Davis South Campus Superfund Oversight Committee
Chief, Program Evaluation, Records, and Information Services Branch
Agency for Toxic Substance and Disease Registry
1600 Clifton Road (E-56)
Atlanta, GA 30333
Re: Comments on "Draft Agenda for Public Health Activities for Fiscal Years 1999 and 2000 at Department of Energy Sites" for the UCD/DOE LEHR Superfund site.
The Davis South Campus Superfund Oversight Committee (DSCSOC) wishes to thank ATSDR for its studies and assessment at the Laboratory for Energy-Related Health Research (LEHR) Superfund site and thank you for providing DSCSOC an opportunity to comment on ATSDR's Draft Agenda. As a US/EPA Technical Advisor Group (TAG), DSCSOC has represented the Davis community and the affected citizens in the LEHR site's investigation/remediation since 1995.
DSCSOC has asked that the site's impact on the community's health, water resources and environment be given priority in the Responsible Parties, University of California, Davis (UCD) and Department of Energy (DOE) investigation/remediation at the site. This has not happened. The full extent of surface and groundwater pollution at the site and off-site is still not known, even though the site has been under investigation now for over nine years. DSCSOC wishes to provide comments on data gaps for the Draft Agenda and recommendations for Public Health Actions.
There are data gaps in the site's impact on Putah Creek water quality and health implications on the citizens who use the Putah Creek fish as a food source and the creek for recreation. ATSDR's limited fish studies are the only studies conducted at the site which begin to look at the LEHR site's impacts on Putah Creek fish, and ATSDR's recommendation that there are public health implications of mercury exposure based on its fish survey only begins to address the mercury issues in Putah Creek. Dr. G. Fred Lee, DSCSOC's technical advisor, has indicated that at this time, because of the inadequate stormwater runoff water quality monitoring studies that have been conducted by UCD and DOE at the LEHR site, it is not possible to rule out the LEHR site stormwater runoff as a potential contributor to the excessive mercury that ATSDR has found in two different years of study. Recent work at the LEHR site is finding that the surface soils of this site contain elevated mercury compared to background soils in the region. Stormwater runoff from these soils could be carrying mercury to the creek that is contributing to the excessive mercury found in Putah Creek fish.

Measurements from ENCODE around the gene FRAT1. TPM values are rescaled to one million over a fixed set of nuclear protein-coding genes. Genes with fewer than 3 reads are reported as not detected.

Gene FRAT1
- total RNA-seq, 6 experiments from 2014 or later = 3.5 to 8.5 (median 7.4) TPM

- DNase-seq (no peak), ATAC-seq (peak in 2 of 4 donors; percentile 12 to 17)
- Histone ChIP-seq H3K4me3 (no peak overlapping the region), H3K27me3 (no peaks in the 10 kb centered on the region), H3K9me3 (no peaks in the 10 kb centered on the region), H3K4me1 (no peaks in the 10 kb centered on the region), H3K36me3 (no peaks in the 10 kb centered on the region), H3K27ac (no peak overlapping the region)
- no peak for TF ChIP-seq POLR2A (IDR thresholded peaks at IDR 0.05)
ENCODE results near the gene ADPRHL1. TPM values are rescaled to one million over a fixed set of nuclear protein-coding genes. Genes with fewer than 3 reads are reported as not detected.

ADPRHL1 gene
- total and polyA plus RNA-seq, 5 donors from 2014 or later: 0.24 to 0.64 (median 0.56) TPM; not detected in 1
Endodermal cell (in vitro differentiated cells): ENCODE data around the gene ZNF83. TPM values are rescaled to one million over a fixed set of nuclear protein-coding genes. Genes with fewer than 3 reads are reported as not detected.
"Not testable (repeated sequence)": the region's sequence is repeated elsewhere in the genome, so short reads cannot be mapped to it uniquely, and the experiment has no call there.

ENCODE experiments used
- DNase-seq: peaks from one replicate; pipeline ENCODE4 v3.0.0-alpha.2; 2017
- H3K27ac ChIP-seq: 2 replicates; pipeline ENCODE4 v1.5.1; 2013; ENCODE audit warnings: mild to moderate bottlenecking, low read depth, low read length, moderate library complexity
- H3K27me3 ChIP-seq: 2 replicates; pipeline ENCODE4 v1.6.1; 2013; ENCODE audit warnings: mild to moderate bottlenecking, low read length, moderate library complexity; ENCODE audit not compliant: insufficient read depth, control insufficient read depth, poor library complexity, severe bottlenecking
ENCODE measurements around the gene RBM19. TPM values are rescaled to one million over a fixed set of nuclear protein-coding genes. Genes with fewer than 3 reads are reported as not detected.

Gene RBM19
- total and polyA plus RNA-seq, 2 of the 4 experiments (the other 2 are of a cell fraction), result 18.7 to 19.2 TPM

Another issue of public health concern with respect to the consumption of Putah Creek fish which still has not been adequately addressed in the ATSDR studies is the bioaccumulation of chlorinated hydrocarbon pesticides, dioxins and PCBs in these fish. There is substantial contamination of soils at the site associated with the use of chlordane for flea control on the test dogs that were used in the studies conducted at the site. A review of the previous ATSDR studies on Putah Creek fish shows that inadequate sensitivity was used in analyzing these fish for some chlorinated hydrocarbons that typically bioaccumulate to excessive levels in fish tissue.